- To avoid harsh shadows find open shade and place your subjects in the shade for soft, diffused light
- Photograph subjects with their back to the sun, so their faces are in shadow, use the sun as a hair light and a reflector for fill light to bounce light back into their faces
- Embrace the hard light and use your knowledge of portrait lighting patterns to position your subject, but be aware that a butterfly light pattern will be difficult for them to maintain in direct light
Shadows in photography aren’t a bad thing, because they give form to the subject, which adds a three dimensional feel to an image rather than flat light without shadows. However, some shadows are good and some not – unflattering shadows, whether hard or soft, should be avoided.
So you really need to know about portrait lighting patterns, regardless of whether you’re using natural light, flash or ambient light (more on this in a moment).
Further reading: 7 quick tips for photographing outdoors in bright sunlight
Cloudy day outdoor photography
Cloudy days produce the most flattering natural light for portrait photography, because the sunlight is diffused by the cloud cover. So it’s very soft light, which is especially great for older skin.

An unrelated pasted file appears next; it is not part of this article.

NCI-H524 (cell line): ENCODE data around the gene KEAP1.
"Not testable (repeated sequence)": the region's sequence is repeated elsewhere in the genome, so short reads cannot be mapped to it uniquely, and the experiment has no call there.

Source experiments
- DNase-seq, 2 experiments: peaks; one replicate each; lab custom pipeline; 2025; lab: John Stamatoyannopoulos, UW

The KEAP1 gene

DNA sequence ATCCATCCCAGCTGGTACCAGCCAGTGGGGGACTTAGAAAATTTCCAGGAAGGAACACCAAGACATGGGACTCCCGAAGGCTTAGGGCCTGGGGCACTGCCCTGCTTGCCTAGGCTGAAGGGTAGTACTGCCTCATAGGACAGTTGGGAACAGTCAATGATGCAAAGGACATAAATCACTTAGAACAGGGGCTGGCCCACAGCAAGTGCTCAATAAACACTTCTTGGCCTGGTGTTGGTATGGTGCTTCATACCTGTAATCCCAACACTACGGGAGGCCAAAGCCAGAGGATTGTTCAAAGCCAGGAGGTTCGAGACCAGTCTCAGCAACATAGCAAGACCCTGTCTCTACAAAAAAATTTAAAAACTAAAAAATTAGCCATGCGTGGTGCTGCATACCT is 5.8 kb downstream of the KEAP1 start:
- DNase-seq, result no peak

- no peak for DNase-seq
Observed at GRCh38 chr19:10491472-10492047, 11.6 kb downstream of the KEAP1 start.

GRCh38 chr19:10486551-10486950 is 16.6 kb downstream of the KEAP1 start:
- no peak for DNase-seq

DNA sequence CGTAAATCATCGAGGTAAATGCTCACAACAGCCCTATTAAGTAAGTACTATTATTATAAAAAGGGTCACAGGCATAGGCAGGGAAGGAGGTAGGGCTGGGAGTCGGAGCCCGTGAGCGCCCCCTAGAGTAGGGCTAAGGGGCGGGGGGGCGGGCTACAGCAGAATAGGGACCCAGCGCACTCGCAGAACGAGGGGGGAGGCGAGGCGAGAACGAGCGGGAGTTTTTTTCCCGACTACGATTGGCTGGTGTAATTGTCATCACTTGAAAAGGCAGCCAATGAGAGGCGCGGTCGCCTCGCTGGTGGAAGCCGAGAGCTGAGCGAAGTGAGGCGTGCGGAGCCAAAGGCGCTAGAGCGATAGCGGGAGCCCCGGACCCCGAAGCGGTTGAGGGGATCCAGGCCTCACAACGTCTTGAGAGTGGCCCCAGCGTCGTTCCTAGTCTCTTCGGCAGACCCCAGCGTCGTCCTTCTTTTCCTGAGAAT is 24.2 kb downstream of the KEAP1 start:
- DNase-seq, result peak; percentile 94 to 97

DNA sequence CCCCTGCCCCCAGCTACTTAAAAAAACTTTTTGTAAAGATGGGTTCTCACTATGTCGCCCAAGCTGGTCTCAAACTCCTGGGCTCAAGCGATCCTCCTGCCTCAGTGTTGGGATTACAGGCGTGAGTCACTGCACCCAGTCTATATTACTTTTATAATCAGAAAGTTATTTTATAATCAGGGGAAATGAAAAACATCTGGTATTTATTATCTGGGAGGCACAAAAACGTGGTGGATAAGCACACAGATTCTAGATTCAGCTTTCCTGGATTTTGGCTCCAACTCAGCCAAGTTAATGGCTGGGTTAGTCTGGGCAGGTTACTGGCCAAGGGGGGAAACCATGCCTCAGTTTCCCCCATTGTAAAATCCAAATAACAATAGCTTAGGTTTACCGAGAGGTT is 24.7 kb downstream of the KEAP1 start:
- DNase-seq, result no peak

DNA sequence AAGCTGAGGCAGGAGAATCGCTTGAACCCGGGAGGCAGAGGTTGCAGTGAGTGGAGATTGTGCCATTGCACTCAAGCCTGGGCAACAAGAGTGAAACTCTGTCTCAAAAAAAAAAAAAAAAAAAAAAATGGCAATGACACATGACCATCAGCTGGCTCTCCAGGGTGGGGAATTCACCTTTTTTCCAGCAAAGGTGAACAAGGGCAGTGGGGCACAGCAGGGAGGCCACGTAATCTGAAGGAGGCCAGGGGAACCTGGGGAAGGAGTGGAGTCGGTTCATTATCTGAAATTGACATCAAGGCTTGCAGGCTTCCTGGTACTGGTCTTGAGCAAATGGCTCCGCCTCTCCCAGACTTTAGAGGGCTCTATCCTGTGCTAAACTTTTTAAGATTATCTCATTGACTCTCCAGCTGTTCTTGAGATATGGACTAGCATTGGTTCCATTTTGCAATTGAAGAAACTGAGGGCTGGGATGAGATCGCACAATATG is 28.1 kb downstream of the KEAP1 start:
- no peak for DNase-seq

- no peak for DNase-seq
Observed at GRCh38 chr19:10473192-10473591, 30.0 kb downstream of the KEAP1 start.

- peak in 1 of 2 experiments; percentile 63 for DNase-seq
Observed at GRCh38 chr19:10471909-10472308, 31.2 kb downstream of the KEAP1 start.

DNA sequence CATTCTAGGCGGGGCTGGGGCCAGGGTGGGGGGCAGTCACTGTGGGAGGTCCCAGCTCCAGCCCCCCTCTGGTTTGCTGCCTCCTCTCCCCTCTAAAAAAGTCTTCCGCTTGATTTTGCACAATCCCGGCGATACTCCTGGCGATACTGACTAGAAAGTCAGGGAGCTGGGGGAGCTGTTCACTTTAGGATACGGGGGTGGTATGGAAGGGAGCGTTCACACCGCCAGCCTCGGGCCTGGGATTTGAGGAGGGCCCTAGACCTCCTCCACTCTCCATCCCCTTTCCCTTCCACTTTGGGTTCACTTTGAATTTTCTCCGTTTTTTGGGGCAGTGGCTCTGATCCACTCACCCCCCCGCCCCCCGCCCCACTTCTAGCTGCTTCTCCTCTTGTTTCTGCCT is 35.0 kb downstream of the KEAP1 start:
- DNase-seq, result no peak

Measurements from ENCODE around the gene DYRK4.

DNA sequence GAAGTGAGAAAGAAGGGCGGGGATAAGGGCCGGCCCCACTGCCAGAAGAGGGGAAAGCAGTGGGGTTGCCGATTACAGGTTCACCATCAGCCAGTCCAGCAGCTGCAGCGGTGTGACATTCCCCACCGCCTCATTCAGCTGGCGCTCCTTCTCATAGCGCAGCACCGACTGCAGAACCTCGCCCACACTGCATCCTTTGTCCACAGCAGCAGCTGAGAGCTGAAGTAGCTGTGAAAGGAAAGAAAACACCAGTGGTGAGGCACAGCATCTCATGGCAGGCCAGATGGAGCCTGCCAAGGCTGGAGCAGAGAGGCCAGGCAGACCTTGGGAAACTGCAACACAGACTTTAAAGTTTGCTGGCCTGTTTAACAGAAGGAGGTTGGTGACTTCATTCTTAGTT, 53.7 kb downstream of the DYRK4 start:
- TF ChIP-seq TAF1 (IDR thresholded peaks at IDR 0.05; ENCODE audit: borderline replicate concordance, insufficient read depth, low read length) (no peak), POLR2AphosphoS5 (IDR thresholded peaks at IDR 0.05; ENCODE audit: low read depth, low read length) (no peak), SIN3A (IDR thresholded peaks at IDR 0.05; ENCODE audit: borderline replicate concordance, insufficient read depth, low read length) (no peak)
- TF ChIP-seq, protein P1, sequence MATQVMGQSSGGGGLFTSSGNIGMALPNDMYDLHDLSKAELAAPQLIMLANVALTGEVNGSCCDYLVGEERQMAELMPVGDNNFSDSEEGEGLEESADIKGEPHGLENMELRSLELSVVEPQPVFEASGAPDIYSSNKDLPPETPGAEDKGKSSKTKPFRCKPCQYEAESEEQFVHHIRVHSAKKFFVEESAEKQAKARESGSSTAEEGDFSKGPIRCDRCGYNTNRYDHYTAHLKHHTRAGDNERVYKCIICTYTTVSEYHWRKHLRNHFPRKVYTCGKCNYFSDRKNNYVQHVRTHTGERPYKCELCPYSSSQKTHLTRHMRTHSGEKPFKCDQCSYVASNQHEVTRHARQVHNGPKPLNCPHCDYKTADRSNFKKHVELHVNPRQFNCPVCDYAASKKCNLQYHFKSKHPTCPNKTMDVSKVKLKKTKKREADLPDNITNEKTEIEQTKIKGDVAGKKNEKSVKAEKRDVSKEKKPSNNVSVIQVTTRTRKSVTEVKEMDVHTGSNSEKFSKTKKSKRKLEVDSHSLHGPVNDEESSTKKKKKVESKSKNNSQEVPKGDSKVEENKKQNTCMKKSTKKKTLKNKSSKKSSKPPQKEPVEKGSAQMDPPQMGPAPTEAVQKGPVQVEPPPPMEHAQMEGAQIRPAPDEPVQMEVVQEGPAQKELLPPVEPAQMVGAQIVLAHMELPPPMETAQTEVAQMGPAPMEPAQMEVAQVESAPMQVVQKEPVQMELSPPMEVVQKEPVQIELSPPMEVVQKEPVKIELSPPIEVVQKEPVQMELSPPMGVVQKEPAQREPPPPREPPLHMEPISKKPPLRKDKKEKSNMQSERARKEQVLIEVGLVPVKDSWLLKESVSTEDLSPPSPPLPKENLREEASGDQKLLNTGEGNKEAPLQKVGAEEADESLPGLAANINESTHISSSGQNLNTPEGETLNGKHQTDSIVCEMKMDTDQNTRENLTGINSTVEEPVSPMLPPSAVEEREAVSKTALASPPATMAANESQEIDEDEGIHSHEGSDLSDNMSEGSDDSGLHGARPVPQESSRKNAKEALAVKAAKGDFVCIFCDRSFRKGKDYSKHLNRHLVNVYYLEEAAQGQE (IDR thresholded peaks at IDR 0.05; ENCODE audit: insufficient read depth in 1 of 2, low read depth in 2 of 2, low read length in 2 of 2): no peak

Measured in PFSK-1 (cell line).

But remember that, just because you can’t see hard shadows, doesn’t mean you don’t have to pay attention to light direction. The dynamic range of a camera sensor isn’t as great as human eyes, so camera’s don’t see as well and there’ll still be shadows.
What might look perfectly well lit to you could be too dark for your camera and you run the risk of raccoon eyes if your subjects are positioned with their backs to the light.
Because there’s less light on cloudy days, your camera settings will be different from sunny days when there’s a lot of light. If you like to shoot wide open at maximum aperture, a cloudy day is the ideal time for outdoor photography.
Tips for cloudy day portrait photography:
- Use a slower shutter speed and/or a wide aperture on very overcast days.
- As with sunny days use a reflector for fill light to bounce light back into faces if subjects aren’t facing the towards the light